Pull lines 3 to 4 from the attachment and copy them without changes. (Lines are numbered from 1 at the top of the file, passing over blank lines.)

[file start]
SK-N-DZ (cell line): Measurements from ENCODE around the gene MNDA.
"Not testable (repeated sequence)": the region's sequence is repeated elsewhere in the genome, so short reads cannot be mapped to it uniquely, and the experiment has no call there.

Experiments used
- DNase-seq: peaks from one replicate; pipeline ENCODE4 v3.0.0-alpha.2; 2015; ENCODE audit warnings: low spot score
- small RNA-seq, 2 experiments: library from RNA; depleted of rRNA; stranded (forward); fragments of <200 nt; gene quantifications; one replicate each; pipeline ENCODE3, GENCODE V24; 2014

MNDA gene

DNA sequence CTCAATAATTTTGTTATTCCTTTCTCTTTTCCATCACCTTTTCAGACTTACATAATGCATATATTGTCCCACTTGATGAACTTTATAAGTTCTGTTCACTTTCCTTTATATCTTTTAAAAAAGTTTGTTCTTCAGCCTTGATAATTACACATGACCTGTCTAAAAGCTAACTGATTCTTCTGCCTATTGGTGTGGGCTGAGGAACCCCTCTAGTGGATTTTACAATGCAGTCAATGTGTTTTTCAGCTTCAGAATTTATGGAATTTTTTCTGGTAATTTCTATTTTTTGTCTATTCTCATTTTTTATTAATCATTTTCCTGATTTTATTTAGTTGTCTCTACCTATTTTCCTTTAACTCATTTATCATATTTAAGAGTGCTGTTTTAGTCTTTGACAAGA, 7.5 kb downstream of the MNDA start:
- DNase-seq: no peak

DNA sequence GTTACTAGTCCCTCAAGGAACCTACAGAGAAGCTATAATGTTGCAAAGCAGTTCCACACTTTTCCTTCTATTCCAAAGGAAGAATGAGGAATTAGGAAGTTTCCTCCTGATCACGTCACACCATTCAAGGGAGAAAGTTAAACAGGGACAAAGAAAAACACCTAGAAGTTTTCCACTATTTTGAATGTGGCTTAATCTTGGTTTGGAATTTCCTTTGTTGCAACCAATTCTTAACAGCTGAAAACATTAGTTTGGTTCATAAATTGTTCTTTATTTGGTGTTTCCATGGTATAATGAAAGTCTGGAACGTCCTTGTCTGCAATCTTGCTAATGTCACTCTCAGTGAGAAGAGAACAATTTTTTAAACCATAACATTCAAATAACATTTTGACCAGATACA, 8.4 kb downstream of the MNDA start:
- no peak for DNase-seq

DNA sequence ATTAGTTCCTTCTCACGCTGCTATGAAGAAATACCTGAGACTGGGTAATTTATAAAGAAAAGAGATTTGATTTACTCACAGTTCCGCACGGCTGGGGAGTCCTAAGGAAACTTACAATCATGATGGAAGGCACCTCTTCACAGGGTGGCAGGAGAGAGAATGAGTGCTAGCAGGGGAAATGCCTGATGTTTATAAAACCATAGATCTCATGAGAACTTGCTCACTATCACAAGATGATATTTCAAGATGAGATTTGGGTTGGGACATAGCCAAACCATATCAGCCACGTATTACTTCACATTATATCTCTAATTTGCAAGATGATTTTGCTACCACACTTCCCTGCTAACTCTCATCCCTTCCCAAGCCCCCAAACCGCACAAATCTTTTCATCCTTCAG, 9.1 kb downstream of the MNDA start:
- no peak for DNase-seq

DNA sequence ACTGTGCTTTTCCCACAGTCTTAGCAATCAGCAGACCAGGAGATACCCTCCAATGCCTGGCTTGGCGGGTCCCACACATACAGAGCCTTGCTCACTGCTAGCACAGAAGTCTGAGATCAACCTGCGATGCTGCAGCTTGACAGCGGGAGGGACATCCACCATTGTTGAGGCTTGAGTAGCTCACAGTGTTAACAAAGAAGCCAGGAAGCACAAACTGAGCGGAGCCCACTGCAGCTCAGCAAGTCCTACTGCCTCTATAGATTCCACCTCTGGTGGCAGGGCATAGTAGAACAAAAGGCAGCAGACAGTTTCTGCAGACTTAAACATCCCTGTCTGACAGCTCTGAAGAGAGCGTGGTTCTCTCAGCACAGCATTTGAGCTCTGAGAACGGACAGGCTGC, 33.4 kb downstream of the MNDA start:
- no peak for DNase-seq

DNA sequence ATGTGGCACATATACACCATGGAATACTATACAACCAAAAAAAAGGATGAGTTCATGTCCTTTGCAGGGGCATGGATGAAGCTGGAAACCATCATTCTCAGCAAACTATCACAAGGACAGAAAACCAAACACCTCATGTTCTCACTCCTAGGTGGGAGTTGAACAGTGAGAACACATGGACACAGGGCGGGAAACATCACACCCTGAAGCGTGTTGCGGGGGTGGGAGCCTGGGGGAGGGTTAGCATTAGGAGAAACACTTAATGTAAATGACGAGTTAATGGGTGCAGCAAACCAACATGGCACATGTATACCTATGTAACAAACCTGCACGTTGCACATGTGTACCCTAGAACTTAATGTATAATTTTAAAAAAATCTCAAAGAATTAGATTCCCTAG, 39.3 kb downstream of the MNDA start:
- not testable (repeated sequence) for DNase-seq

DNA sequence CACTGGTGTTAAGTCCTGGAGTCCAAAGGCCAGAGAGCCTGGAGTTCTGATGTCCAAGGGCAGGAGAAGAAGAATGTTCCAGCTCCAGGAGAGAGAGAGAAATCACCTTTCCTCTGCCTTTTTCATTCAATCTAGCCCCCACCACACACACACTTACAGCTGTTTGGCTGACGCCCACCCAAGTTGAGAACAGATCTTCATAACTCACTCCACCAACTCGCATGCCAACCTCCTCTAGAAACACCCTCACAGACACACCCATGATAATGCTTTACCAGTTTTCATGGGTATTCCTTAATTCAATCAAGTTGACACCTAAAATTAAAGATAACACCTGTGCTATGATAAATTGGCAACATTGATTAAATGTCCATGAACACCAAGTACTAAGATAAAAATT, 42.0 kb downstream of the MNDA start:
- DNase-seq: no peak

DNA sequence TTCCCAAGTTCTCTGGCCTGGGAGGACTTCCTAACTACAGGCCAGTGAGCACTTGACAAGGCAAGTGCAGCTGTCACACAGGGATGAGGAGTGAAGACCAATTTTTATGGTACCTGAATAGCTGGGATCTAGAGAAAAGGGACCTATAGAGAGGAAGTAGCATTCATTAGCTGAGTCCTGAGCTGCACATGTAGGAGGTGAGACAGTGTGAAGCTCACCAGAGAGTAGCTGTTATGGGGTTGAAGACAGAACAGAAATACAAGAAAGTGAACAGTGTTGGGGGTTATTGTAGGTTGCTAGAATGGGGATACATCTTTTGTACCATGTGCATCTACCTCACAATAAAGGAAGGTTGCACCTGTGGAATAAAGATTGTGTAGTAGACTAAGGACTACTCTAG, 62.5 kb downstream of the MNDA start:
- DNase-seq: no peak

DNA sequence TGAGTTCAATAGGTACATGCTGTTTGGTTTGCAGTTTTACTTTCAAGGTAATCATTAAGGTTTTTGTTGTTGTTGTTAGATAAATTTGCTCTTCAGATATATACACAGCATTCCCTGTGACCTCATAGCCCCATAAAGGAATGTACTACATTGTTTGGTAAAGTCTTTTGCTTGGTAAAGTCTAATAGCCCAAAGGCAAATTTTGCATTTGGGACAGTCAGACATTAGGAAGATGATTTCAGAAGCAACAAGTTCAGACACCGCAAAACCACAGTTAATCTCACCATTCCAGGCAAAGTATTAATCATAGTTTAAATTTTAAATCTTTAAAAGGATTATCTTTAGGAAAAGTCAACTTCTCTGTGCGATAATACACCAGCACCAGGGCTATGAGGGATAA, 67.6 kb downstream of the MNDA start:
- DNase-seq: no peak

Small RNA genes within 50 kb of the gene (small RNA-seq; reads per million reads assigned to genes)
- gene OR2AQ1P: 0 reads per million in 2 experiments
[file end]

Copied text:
Experiments used
- DNase-seq: peaks from one replicate; pipeline ENCODE4 v3.0.0-alpha.2; 2015; ENCODE audit warnings: low spot score